While December tends to mark the end of one chapter and the beginning of another the following month, don't be surprised if New Year's resolutions for business intelligence and analytics practitioners sound awfully familiar to last year's.
That conclusion is based on the Hype Cycle for Business Intelligence report published by Gartner Inc., of Stamford, Conn. It's one of many where analysts and researchers select technologies within a specific category ranging from the most talked about to the most utilized and chart them along a timeline that includes the typical peak and valley of maturation.
"It's an overview of what's happening in the greater scheme of things," said Andreas Bitterer, research vice president and lead analyst for this year's business intelligence (BI) hype cycle, "and a way to benchmark your own program."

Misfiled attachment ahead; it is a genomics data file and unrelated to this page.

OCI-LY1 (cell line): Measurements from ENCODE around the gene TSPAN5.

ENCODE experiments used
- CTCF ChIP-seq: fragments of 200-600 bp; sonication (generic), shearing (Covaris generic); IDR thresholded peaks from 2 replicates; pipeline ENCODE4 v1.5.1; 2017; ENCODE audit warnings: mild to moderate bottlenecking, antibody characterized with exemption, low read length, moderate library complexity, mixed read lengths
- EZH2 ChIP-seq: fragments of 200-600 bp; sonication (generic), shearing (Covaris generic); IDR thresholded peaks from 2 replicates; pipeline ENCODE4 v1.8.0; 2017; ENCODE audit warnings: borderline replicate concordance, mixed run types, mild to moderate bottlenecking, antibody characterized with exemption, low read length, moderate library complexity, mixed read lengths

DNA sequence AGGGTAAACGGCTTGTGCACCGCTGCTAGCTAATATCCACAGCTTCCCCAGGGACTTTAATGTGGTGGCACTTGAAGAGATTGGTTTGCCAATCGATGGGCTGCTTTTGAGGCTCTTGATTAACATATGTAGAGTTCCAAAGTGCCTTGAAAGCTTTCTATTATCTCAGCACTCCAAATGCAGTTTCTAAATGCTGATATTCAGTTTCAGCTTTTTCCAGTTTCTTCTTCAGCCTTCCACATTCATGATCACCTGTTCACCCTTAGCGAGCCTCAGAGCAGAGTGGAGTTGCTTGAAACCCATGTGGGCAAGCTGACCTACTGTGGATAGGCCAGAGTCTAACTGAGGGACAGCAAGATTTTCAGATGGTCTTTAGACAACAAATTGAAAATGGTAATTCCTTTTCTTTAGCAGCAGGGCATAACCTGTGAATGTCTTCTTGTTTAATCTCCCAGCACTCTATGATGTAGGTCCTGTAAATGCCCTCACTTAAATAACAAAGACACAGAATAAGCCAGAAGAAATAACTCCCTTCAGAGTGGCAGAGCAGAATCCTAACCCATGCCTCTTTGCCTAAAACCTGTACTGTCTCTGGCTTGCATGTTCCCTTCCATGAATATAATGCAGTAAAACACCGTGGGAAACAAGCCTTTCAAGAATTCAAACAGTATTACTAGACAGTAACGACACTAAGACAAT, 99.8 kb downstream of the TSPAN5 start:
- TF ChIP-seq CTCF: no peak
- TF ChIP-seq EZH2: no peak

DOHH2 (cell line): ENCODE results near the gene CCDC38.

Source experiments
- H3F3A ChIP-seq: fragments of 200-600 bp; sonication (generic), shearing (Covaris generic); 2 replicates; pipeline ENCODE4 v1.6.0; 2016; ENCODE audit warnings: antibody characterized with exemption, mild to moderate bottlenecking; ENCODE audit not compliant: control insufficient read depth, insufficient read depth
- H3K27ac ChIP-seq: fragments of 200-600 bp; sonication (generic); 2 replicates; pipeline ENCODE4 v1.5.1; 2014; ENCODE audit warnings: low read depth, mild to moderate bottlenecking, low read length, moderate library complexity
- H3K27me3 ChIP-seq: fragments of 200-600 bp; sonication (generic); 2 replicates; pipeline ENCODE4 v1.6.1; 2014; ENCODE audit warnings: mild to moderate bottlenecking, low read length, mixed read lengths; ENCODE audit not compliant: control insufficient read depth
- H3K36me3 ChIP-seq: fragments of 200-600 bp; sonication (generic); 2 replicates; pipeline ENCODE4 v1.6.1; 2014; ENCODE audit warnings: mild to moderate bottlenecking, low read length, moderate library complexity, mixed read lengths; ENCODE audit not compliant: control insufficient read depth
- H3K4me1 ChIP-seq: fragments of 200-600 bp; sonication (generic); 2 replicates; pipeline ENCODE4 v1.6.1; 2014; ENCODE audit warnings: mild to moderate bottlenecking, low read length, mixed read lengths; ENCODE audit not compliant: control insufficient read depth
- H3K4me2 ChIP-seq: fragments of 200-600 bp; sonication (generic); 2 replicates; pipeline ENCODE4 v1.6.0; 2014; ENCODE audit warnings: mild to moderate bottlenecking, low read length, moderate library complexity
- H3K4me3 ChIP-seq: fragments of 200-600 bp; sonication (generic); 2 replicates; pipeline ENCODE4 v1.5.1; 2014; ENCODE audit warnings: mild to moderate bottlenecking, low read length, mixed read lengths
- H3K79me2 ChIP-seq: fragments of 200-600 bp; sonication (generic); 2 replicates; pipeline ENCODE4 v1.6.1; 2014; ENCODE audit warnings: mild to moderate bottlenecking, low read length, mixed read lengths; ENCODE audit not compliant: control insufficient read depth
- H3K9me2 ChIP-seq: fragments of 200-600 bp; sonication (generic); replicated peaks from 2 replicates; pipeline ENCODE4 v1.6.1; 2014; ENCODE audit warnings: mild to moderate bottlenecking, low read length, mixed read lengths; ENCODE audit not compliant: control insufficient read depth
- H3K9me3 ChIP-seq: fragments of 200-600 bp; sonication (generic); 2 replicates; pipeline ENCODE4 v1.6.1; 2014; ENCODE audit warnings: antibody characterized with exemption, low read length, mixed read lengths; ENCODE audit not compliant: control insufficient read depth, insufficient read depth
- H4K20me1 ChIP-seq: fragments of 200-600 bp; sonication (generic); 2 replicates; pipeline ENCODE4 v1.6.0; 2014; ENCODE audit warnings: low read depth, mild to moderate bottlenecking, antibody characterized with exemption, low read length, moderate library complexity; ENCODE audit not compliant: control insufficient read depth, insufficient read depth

This year is no different, and, because the reports tend to be published in late summer, they help provide a mid-year perspective on how industry conversations are -- or are not -- evolving. Comparisons between last year's hype cycle and this year's indicate some progression for trends in business intelligence: Mobile BI, which was added to the cycle only a few years ago, continues to inch along; in addition, two newcomers have been added: a data management architecture concept Gartner calls the logical data warehouse (see "Gartner's logical data warehouse" sidebar) and an information capabilities framework, which refers to the alignment of the data infrastructure across the enterprise.